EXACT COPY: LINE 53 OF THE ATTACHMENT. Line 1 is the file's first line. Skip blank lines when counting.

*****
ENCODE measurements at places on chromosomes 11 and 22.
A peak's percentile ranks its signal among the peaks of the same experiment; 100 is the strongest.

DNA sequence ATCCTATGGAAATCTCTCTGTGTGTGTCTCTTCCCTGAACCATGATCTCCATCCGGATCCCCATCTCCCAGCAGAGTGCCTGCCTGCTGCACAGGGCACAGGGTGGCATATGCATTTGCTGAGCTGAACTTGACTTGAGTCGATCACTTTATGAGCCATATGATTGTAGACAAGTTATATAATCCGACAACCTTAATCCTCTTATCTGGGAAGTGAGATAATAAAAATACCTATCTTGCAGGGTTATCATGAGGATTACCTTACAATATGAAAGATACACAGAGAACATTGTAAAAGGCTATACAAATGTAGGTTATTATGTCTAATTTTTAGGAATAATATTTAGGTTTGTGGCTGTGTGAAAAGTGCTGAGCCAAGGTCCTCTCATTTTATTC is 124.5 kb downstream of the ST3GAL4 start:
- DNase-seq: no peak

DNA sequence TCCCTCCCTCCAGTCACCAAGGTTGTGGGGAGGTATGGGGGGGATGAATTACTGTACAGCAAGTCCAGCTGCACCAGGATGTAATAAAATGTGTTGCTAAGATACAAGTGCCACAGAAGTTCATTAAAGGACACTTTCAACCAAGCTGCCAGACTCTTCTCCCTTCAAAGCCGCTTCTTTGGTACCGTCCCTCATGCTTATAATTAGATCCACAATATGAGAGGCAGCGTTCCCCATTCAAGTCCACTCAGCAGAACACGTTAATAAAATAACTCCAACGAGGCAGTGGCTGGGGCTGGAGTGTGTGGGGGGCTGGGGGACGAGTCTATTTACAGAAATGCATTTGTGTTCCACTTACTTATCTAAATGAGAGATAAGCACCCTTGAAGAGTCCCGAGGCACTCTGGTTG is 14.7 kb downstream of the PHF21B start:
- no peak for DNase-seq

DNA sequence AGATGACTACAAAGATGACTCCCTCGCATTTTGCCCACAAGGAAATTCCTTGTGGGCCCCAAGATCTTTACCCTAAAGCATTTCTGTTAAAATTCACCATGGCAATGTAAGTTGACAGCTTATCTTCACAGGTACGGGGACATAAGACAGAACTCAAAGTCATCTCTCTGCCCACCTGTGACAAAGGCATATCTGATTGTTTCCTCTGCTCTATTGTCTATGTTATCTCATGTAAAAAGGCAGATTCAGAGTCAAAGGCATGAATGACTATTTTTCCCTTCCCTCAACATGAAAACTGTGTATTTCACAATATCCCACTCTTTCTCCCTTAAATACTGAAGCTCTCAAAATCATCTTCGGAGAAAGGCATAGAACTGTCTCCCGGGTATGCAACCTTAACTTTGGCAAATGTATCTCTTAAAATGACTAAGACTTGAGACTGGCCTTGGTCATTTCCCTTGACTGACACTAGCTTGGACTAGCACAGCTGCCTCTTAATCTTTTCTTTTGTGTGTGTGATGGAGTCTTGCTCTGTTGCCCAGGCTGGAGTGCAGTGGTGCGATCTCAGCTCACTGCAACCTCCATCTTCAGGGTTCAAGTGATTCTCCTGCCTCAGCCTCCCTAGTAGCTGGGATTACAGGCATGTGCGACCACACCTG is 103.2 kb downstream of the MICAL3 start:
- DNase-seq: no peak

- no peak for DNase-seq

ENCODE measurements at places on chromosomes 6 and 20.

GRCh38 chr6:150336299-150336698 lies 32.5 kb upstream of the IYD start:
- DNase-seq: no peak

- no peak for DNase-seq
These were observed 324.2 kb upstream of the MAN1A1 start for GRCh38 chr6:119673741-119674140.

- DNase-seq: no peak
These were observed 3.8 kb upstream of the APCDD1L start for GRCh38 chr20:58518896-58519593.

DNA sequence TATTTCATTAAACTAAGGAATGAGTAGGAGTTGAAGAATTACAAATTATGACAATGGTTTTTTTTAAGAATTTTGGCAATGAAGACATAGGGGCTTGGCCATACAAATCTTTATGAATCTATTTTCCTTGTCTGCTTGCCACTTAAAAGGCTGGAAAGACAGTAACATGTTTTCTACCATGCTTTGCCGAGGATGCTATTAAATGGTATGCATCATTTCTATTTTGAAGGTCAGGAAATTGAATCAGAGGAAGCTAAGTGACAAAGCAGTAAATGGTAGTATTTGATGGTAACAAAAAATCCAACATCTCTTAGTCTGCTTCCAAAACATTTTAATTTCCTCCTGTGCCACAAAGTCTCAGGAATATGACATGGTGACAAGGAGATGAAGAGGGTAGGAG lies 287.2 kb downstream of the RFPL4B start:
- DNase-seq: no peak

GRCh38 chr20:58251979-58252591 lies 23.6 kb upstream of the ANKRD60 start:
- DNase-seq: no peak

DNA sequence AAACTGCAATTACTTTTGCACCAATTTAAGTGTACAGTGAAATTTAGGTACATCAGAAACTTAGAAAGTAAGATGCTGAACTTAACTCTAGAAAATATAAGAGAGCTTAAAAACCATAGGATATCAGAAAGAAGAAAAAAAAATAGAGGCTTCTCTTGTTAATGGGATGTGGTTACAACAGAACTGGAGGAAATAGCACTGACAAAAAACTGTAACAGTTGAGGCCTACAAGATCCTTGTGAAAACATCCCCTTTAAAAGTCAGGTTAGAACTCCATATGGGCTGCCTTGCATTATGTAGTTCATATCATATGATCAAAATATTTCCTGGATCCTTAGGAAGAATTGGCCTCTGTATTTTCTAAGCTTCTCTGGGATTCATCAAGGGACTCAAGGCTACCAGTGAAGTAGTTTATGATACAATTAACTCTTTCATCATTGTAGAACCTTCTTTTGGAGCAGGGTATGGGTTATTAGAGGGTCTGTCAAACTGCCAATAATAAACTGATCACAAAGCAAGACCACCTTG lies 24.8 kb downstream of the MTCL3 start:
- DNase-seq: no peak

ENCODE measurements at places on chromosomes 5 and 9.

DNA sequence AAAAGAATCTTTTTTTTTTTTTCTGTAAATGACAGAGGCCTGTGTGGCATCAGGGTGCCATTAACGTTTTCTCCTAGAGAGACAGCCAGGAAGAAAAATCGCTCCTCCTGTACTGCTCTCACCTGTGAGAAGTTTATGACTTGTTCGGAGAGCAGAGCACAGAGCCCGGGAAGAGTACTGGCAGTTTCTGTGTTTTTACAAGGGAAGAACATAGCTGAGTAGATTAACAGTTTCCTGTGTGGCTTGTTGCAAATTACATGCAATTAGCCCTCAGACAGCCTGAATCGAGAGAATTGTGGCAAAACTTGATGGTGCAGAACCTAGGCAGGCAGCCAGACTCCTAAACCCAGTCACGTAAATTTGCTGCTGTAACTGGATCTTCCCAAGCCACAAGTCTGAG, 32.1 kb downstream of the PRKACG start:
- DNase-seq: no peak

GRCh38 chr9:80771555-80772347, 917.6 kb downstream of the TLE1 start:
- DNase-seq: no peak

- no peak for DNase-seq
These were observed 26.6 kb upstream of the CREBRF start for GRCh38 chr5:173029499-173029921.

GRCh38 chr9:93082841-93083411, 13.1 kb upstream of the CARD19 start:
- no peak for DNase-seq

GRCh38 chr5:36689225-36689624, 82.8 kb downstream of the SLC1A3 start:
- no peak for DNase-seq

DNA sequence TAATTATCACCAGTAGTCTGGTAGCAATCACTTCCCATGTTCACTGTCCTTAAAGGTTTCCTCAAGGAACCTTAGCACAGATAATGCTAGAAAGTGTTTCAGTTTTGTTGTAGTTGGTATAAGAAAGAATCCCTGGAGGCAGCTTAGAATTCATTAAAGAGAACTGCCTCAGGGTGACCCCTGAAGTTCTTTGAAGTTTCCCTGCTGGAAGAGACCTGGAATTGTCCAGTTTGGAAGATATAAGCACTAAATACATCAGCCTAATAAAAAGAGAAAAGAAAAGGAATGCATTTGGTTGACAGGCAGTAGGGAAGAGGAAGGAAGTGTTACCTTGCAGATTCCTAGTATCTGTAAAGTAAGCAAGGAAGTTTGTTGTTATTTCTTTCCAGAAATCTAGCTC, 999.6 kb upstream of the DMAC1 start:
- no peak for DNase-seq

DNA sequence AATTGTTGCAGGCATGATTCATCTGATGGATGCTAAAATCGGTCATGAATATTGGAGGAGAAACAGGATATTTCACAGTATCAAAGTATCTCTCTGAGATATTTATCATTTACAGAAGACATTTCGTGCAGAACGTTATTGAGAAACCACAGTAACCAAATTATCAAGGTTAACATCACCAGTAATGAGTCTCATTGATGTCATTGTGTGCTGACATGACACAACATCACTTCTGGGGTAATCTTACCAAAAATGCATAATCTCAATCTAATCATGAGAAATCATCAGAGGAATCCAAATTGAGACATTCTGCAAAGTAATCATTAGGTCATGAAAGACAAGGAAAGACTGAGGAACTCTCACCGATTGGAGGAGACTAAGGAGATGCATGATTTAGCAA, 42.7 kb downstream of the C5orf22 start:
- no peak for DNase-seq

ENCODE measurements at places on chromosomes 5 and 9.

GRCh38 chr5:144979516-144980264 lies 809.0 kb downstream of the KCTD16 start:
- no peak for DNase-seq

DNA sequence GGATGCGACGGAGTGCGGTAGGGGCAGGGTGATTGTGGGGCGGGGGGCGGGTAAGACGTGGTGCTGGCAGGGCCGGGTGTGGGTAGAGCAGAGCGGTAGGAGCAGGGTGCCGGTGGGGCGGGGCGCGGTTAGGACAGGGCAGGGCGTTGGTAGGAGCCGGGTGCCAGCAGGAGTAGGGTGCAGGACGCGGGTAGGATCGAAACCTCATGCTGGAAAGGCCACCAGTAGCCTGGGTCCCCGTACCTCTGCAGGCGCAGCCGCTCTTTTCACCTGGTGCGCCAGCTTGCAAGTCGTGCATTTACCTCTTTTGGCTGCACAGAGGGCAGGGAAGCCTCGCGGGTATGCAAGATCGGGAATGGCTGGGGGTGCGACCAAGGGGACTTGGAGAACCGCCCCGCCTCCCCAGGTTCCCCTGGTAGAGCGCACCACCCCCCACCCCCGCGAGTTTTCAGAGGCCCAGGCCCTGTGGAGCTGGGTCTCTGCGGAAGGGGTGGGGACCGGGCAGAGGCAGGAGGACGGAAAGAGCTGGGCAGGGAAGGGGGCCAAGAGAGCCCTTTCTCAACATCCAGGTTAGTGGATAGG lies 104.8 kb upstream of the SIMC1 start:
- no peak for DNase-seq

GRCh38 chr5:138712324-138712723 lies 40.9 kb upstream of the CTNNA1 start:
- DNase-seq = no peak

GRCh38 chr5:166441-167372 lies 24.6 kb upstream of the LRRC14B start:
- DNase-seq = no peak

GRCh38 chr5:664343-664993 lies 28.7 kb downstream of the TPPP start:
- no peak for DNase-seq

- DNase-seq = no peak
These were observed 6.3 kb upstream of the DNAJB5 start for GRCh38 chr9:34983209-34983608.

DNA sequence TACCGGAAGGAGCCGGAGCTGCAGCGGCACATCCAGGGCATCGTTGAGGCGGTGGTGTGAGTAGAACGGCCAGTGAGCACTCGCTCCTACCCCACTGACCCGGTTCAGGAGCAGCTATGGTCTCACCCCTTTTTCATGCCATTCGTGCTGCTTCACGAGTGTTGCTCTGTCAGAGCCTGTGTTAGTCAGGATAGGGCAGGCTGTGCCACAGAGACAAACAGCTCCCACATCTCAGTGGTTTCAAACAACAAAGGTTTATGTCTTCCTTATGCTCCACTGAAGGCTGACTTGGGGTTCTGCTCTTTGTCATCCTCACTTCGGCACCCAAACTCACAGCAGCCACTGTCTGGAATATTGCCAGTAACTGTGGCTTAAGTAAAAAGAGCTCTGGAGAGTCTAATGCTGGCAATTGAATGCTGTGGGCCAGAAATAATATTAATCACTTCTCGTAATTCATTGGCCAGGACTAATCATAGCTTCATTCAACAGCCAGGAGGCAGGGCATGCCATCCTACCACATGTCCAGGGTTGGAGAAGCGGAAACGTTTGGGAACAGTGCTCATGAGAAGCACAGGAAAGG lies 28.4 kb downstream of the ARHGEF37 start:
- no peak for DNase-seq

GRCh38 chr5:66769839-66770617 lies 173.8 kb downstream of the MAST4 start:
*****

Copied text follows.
GRCh38 chr5:66769839-66770617 lies 173.8 kb downstream of the MAST4 start: